Exploring Chad on Independence DayAug 11, 2020 09:53AM ● By Oga Africa
On this day, August 11th of 1960, Chad declared independence from France. FunTimes invites you to take a journey inside the intriguing Pan-African history of triumph and turmoil in Chad.
Located in North-Central Africa, Chad is the largest landlocked country on the continent. Indigenous people of the land preserved history through imagery. Ancestral Africans inscribed thousands of rock art images on the Ennedi and Tibesti Mountains. The oldest painting there is estimated to originate from around the 5th millennium BC. From the 6th century BC to the early 1900’s, the Sao, Kanem, Baguirmi and Wadai Empires ruled the region, and relied on the control of the Trans-Saharan trade route for their success. The French took over until independence.
The freedom movement in the country was originally spearheaded by Gabriel Lisette, a Panamanian of African descent and former French colonial administrator. In 1947, Lisette created the Chadian Progressive Party, the first African political party in Chad. After being outcasted by surrounding African leaders, Lissete gave up his position as president to Francois Tombalbaye, who exiled him from the country a week before independence.
Two years after independence, while Tombalbaye orchestrated a dictatorship, tensions rose and intensified between Black Christian communities in the Southwest and non-Black Muslim communities in the North. This ensued the creation of guerilla groups and four centuries of civil unrest. Throughout these years, the French sent troops to the country in aid of the government. In 1990, the current president, Idriss Deby, came into power by overthrowing the previous president with the help of the French secret service. Although Chad declared independence, it is evident that France continues to have an overarching influence on the politics of Chad.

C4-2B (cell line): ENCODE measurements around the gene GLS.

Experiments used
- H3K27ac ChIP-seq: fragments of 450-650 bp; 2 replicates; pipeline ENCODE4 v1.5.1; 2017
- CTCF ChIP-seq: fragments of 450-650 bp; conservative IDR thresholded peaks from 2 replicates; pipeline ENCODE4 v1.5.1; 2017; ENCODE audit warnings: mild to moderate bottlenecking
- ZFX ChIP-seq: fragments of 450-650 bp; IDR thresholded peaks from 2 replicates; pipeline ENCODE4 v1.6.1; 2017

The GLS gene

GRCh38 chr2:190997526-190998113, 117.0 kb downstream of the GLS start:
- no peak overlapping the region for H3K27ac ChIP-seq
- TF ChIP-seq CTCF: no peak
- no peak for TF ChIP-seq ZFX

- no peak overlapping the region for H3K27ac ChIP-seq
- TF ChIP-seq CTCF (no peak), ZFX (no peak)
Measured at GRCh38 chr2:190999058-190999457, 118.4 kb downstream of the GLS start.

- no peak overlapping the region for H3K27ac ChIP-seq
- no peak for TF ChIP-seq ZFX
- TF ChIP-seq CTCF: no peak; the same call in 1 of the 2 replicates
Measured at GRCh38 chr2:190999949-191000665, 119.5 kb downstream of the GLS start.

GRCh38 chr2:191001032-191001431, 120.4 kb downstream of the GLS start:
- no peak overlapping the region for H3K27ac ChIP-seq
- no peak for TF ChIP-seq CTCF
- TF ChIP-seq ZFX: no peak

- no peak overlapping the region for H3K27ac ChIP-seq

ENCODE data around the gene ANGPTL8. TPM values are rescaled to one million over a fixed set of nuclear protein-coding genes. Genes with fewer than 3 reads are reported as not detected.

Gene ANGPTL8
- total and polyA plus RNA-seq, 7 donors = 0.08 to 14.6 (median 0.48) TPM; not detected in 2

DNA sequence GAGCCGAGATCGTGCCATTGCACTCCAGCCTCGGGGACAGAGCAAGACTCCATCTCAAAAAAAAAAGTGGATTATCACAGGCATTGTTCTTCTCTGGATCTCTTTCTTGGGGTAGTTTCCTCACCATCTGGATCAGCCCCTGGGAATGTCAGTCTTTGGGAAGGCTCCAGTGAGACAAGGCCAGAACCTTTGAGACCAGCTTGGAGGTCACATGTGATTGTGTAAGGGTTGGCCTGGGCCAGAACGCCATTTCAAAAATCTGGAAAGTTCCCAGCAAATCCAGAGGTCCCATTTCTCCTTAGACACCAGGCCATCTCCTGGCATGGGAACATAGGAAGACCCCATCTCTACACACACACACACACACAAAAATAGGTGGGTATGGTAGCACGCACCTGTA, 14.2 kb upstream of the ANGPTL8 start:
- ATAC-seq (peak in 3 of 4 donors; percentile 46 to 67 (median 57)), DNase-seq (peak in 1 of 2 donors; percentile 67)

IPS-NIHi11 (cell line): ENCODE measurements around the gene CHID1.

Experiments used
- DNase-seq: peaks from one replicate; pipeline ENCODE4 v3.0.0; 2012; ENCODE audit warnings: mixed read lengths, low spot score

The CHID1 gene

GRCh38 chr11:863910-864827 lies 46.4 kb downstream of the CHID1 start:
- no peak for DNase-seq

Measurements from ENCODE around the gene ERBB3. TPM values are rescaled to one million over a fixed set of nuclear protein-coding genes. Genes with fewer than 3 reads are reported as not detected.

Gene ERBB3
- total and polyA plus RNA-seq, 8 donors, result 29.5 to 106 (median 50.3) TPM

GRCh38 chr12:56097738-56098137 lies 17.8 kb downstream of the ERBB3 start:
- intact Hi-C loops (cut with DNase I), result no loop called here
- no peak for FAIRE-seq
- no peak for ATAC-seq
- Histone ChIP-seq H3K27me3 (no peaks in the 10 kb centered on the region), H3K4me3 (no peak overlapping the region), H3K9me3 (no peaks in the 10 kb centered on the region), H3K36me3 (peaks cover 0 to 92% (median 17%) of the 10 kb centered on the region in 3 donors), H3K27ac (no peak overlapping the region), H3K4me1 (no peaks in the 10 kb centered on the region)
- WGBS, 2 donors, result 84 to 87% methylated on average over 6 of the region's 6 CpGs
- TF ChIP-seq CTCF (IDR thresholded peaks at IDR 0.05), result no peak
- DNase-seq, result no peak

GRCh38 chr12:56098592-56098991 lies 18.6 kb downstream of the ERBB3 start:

This country has been an oil exporting country since 2003, and is abundant with other natural resources such as gold and uranium. There are over 200 ethnic tribes in the country. The official languages of the country, however, are French and Arabic. The Sara and Arab tribes are the most dominant, followed by the Daza, Mayo-Kebbi, Kanem-Bournou, Ouaddai, Hadjarai and more.
The Sahara Desert covers about a third of the country. As Lake Chad dries up, which has shrunken by 90%, and Boko Haram takes a toll on the country, various impediments deter Chad’s growth. Chad has been ranked as one of the poorest countries in the world, and suffers from water insecurity and periodic droughts. In addition, disputes rose in 2013, when the country started to see an influx of refugees from Central African Republic and Sudan, who sought refuge from violence and environmental inequities. Other issues include a high mortality rate, lack of access to education, underdeveloped transportation infrastructure, child labor and more.
This country needs your help. In 2017, 350,000 Chadians were reported to be in danger of starvation. You can help relieve food insecurity in Chad here.